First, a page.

Monthly Archives: April 2017

The Aptera Blockhouse

In spite of the failure of the Cretan Christians and their Greek allies to capture and hold Fort Malaxa, the insurgents continued to threaten the outposts of Fort Izzedin; the Ottoman fortress that dominated the entrance to Suda Bay, the main anchorage of the European Fleet.

Fort Izzedin viewed from Blockhouse. Fort Suda is across the Bay. (Photograph courtesy of Fred Rodgers.)

Austro-Hungarian Army map. Fort Izzedin and Aptera Blockhouse 1897

While realistically there was never any chance of them capturing the main fortress, the threat to it, and to the European naval forces using Suda Bay, was such that any move on Fort Izzedin was taken very seriously. Matters came to a head when in March 1897, the insurgents attempted to storm the blockhouse at Aptera, immediately above Fort Izzedin. The initial assaults were repulsed by fire from European ships

HMS Camperdown shelling insurgents above Fort Izzedin; view from HMS Revenge.

“On March 28th the insurgents made a second attempt on the Aptera blockhouse, near Fort Izzedin, which commands the entrance to Suda Bay. They were repulsed by the fire of the English, Italian and Russian warships, but resumed their attack two days later. “

A British sailor on board H. M. S. Camperdown described events in a letter to his mother:

Well last Tuesday [29th March] we heard that the Greeks were going to try and take the fort at the entrance to the harbour, The admiral sent all the small ships down to the mouth of the harbour near where the Greeks would come we also got orders to open fire. The battle started about 7pm as soon as the Greeks started firing the small ships fired shell at them it was a splendid sight to see at 8.30 we got orders to fire we fired at a distance of 4 miles the battle finished at 10pm for the night but started in the morning again at 9am we received orders to fire our heavy guns at them as well as the others our heavy guns weigh 67 tons each & throw a shell weighing 1250lbs which bursts at any distance you like from ½ mile to 15 miles we fired 4 rounds from these guns at them & a lot from the others The Greeks retreated then in the afternoon the Admirals visited the place we had shelled & they were astonished at the damage they had done they said the damage was inconceivable They couldn’t say how many were killed but it must have been a lot. We have quite a record what with sinking the Victoria & and being the only ship in the British Navy that has fired a modern heavy gun in action [1]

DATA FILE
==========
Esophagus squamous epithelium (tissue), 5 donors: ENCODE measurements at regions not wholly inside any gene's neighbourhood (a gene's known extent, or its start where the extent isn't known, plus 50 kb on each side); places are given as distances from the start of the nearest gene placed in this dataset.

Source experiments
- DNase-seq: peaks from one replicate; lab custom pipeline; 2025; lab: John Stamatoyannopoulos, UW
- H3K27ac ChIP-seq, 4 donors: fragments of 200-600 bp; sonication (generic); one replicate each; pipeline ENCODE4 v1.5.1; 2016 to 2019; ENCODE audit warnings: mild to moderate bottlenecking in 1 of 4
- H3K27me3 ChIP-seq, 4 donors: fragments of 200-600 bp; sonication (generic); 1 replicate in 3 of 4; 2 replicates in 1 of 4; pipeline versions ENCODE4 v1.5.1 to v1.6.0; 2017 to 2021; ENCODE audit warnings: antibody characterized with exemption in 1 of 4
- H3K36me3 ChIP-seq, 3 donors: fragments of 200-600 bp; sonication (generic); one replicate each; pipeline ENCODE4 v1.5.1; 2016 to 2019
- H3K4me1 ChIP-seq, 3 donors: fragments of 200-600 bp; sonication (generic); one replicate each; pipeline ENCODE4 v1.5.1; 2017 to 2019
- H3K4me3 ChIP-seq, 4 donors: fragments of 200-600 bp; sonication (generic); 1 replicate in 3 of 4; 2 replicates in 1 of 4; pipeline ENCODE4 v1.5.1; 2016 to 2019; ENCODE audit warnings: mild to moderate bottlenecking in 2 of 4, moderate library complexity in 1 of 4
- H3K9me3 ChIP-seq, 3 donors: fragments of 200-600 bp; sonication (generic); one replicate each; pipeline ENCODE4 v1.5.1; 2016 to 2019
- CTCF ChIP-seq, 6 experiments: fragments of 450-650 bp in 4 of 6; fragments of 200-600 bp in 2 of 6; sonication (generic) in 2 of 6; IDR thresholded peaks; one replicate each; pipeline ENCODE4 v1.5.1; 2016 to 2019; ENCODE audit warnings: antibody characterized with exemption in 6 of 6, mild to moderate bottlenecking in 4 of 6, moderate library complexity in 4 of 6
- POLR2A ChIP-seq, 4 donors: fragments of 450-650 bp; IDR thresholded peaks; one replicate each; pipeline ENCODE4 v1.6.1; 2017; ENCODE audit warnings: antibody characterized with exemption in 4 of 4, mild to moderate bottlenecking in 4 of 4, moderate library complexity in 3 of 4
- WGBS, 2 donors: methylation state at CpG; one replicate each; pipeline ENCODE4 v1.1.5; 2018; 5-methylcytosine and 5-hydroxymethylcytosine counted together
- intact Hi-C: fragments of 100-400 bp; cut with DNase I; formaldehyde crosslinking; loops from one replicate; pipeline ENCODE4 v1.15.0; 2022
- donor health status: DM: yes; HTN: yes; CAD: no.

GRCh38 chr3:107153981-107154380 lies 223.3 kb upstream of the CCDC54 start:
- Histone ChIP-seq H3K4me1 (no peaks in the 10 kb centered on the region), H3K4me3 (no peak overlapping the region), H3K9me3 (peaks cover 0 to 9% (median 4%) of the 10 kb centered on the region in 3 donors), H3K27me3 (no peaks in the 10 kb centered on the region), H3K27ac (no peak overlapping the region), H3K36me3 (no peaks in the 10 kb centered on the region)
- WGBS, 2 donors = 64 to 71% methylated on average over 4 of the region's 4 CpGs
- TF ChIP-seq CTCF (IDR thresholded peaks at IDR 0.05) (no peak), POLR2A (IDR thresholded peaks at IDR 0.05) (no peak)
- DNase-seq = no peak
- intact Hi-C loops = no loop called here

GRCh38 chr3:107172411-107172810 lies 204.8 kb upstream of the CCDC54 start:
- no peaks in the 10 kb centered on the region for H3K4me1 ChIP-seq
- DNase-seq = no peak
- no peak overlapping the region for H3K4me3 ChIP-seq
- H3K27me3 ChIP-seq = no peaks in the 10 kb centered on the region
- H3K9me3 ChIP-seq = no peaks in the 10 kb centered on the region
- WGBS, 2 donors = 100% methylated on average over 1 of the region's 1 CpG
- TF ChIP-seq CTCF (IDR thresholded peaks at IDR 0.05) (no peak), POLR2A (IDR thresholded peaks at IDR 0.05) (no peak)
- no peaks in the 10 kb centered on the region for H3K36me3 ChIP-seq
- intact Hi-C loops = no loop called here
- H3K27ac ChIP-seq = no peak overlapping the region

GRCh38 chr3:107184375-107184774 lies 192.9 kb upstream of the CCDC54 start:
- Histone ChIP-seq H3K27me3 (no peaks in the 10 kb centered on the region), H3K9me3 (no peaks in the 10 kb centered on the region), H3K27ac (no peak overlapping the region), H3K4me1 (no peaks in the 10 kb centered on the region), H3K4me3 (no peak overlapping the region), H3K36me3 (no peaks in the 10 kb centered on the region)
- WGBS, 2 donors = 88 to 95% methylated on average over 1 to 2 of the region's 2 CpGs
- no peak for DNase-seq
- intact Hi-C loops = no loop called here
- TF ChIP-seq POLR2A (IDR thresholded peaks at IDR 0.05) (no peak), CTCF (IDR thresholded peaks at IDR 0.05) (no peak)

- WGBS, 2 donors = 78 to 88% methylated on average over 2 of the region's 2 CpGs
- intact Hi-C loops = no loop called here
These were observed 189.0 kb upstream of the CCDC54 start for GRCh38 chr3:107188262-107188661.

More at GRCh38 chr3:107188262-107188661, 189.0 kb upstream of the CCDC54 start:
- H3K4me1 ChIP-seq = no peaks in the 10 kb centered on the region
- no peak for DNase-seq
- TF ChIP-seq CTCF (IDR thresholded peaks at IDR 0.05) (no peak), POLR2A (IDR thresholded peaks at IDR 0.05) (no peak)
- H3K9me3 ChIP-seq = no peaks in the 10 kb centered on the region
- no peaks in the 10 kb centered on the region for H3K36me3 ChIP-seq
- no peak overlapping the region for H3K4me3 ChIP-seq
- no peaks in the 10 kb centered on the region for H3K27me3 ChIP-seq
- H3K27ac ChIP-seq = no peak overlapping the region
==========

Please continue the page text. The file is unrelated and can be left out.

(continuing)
The Turkish garrison in the fort responded with its artillery, and the war-ships in the bay kept up a constant fire upon the besieging forces. At daylight next day the fight was resumed, but the Cretan Christians failed to storm the fort. In light of its strategic importance, the blockhouse commanded the water supply to Fort Izzedin, it was eventually determined that the outpost would be occupied by a force from the European Powers under the command of Colonel Bor, Royal Marine Artillery, who, for the purposes of this expedition, was awarded the ‘honorary’ rank of Lieutenant Colonel.

Major Bor’s sketch map of Fort Izzedin and the Aptera Blockhouse. 30 March 1897.

Lt Col. Bor RMA

On 18 April at about 6p.m., Bor’s command occupied both Fort Izzedin and the Aptera blockhouse.

Austro-Hungarian and Russian troops in Fort Izzedin.

Ottoman and Russian flags over Fort Izzedin

Bor reported that he placed the Austrian and Russian contingents within the Fort, ordering them to hoist their flags to alert the insurgents to the European presence, while he went with the French and British contingents to the blockhouse; similarly hoisting their respective national flags. Both buildings apparently suffered from bad latrines and the accommodation in the blockhouse was so ‘indifferent’ that the French detachment requested, and were granted, permission to camp outside the building.

Izzedin Blockhouse February 2017 (Photograph courtesy of Fred Rodgers)

Shortly after his arrival firing broke out between Ottoman troops and insurgents to the east of the block-house, but following Bor’s instruction to the Ottomans to cease fire, the insurgents also stopped. The next morning the insurgents renewed their attack on the eastern outposts and their reinforcements could be seen advancing towards the firing line. Believing that the Cretan Christians could not see the French and British flags on the block-house from their firing line, Bor “ …marched out the French and British contingents with their flags to a conspicuous place, and, having previously sent to the Turkish outposts to cease firing, […] sounded the English ‘retire’ three times in order to attract the attention of the insurgents. They at once ceased firing and soon afterwards dispersed and went away, leaving slender guards for the rest of the day with two Greek flags which they planted along their line.”[2]  For the next few days there was little insurgent activity and the locals resumed working in their fields.